Tag Archives: Governor’s Teacher Network

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Resources for Designing Morphologically-Rich Lessons

This post contains resources for teachers to build morphologically-rich lessons, based upon an action research study I conducted while part of the Governor’s Teacher Network program. To learn more about the study, check out the slideshow below.

Select Your Goals

Please download the lesson plan template to get you started. Think about your goals for students. What standards will you meet? What will your learning targets be? For most of us, tracing word meanings and morphology will be found in the Vocabulary Acquisition and Use standard in the Language strand of the Common Core State Standards.

Choose a Text

Choose a text of your choice, or you can explore some of the adapted texts at these websites. They are free to use, but you will need to create an account.

Newsela

Read Works

Kelly Gallagher’s Article of the Week

Select the Anchor Word(s)

Find one or two morphologically rich words necessary to understand the text.  You can use the Academic Word List or the Academic Word Finder from Achieve the Core to help you.

Determine the morpheme you would like to provide instruction on.  Here are some links to help you.

Words Their Way

Learn That Word

Scholastic – Most Common Prefixes and Suffixes

Reading First — Virginia DOE

Better Endings List

Instructional Strategies for Reading

Say Something

Stop-Think-React

T-charts for collecting evidence

Text Coding

Chunking and Annotation

CROP QVS

Create Games

 Kahoot!

Plickers

Brainburst

Word Study Uno

Free Microsoft Office-Based Game Templates

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The Power of Generating Words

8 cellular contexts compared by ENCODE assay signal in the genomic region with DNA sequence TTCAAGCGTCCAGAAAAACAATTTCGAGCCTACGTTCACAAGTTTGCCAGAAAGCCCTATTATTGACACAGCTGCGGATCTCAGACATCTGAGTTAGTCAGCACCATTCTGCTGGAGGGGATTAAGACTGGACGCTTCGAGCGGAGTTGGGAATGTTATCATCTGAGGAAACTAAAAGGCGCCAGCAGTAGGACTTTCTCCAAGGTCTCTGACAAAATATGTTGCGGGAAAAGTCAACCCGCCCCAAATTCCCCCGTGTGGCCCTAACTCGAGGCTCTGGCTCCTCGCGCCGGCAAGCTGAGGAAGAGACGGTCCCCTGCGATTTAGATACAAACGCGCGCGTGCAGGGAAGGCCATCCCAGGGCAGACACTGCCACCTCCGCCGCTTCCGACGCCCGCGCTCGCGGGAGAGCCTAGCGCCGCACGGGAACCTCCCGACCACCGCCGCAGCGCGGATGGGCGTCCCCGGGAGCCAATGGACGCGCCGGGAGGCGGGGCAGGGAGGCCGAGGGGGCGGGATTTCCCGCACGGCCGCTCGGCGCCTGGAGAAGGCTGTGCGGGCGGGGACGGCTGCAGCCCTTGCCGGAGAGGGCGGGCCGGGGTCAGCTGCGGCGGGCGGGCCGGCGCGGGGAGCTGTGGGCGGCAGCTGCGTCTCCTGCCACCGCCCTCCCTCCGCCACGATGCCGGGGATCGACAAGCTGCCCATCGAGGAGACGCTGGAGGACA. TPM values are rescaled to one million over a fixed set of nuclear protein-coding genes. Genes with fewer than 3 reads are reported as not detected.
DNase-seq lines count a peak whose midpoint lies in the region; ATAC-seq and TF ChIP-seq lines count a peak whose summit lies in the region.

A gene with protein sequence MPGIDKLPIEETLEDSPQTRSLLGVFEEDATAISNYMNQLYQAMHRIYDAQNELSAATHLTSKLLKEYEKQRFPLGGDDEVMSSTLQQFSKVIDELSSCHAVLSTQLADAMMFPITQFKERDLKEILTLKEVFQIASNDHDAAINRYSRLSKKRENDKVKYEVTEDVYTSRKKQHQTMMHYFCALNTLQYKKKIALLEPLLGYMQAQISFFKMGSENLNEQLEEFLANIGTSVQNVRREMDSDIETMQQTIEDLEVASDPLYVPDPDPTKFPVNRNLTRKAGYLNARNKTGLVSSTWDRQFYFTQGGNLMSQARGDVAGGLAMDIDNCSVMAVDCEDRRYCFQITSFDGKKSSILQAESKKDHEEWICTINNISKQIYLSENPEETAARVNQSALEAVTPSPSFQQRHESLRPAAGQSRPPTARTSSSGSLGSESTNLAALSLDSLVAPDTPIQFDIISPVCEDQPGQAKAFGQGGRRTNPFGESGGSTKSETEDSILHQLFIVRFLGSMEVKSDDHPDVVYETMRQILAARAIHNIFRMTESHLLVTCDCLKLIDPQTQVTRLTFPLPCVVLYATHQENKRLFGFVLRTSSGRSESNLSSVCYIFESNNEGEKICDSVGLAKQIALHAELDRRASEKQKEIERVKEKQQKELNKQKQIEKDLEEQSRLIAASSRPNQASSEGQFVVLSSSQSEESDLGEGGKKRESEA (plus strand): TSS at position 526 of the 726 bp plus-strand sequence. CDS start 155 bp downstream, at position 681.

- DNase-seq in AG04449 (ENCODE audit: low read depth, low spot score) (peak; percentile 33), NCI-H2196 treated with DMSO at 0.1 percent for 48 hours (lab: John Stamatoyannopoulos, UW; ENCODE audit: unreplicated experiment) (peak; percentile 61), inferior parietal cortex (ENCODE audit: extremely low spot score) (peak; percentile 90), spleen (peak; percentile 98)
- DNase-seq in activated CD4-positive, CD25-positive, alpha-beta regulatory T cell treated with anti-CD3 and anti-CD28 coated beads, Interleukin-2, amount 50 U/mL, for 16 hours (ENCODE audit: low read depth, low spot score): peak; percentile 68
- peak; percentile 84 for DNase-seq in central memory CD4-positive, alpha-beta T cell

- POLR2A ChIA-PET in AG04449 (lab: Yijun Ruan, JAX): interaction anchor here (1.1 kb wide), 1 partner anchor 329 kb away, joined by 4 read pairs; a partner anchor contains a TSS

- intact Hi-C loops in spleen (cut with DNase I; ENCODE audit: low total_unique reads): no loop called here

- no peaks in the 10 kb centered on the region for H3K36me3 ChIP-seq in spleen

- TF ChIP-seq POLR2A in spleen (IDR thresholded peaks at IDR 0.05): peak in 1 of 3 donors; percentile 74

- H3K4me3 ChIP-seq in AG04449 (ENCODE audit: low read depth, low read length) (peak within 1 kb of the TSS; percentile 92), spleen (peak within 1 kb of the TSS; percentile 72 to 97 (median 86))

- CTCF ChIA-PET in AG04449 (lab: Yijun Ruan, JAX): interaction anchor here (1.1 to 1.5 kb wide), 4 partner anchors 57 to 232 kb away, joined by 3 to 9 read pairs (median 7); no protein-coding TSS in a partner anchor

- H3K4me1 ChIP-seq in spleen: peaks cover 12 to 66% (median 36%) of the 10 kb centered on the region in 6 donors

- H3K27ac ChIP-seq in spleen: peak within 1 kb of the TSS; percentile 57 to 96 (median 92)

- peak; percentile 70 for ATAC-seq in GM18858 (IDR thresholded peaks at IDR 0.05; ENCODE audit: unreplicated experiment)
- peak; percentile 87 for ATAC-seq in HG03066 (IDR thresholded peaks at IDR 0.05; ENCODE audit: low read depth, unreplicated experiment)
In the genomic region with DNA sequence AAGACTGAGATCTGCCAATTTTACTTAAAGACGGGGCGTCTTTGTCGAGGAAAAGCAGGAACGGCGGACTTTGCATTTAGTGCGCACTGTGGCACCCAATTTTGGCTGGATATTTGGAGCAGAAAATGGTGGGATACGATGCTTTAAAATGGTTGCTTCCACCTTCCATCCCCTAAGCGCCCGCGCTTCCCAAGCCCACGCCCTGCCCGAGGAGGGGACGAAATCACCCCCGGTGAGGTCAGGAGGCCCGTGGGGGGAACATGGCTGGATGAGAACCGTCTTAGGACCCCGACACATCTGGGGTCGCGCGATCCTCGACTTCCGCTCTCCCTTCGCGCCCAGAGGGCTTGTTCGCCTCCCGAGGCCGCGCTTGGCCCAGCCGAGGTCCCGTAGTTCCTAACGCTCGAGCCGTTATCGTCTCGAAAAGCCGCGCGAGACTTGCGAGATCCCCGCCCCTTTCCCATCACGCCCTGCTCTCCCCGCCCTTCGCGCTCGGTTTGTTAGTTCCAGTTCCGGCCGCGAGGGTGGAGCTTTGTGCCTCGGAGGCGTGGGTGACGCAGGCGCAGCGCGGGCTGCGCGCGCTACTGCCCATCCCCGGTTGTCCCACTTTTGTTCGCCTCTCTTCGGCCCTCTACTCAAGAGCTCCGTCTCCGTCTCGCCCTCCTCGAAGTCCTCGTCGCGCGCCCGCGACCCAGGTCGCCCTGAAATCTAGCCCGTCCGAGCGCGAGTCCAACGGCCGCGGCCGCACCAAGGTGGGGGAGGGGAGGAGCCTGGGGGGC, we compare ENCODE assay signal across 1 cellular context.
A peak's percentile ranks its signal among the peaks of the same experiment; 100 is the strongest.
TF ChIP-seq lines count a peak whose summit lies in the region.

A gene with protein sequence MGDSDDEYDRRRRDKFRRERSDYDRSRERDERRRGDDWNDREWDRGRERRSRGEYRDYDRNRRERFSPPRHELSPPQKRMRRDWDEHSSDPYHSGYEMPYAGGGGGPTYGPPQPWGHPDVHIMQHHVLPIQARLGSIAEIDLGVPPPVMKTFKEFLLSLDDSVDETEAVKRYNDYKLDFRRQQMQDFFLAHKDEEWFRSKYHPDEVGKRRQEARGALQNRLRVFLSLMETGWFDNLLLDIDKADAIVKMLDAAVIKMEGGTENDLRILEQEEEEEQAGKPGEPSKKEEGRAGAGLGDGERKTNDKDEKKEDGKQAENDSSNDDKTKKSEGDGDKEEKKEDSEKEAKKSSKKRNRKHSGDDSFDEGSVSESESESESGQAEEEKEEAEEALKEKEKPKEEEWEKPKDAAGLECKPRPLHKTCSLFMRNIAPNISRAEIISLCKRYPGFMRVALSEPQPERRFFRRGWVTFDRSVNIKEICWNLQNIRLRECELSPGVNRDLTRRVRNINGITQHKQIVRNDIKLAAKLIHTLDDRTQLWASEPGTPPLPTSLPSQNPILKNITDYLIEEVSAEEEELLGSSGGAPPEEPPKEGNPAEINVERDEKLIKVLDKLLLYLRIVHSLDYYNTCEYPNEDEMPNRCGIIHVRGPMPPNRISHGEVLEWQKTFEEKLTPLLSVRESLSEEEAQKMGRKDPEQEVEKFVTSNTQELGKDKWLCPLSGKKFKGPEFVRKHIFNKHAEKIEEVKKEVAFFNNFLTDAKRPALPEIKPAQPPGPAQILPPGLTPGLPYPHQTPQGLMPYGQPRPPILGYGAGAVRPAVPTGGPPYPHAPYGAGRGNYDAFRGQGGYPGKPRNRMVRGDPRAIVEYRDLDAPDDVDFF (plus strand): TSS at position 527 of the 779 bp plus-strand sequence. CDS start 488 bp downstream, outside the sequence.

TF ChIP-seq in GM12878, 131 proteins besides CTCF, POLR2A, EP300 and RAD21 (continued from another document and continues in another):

One of the most powerful methods for improving vocabulary is morphological instruction. Morphemes (more often called roots, prefixes, and suffixes) are meaning units that help students develop the word consciousness to determine the meanings of words. Even more exciting, morphological instruction can be generative, meaning that students can control their learning rather than the teacher controlling it.

Generative vocabulary instruction builds upon and expands students’ current vocabularies. It operates on the belief that students have background knowledge that we can build upon and use.  Check out an example of student-generated words from a mini-lesson I taught on the roots “pend” and “pens” last winter.

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In this example, I explicitly taught the word independent. Then, I showed students how pend or pens mean “hang” or “weigh.” Students generated words in small groups. Then we discussed how the words related to the meanings “hang” or “weigh.” Sometimes they didn’t — a situation referred to as “false roots.” However, most do. Then, I teach a few new words to students, relating the meanings of new words to “hang” or “weigh.”  Students report that this helps them improve their word-solving skills as well as their understanding of vocabulary in every subject area.

Students move from “the known to the new,” or they identify words they already know which contain the target morphemes. Once students can connect the meaning of the morphemes to their current vocabulary, they are better able to connect and remember new words that integrate the morphemes (Bear et al., 2012; Flanigan, Templeton, & Hayes, 2012; Stygles, 2011). In addition, generative vocabulary instruction emphasizes the spelling-meaning connection (Flanigan, Templeton, & Hayes, 2012). Consistent spelling of morphemes helps students make connections between words, even when they are pronounced differently. For example, the words category and categorical are pronounced differently, although the spellings of the words demonstrate that they are closely related in meaning.

I am currently integrating this approach into a language learning framework I am using in an action research study for the Governor’s Teacher Network. My new study incorporates similar mini-lessons to the pend/pens one, yet now I am having students connect morphemes to words in their native language. The participants in my study are in an ESL class, and they all share Spanish as a first language. I’m excited about how improved morphological knowledge will affect these students’ vocabulary as whole.  Below I’ve included a photo from our first mini-lesson on the prefixes com-, co-, con-, col- and cor-, which all mean “together” or “with.” Students have already generated great connections between words like concert (concerto), company (compania), and coordination (coordination).

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Do you use morphological instruction into your teaching? Have you used generative vocabulary instruction before? What types of lessons and activities have especially benefitted your students?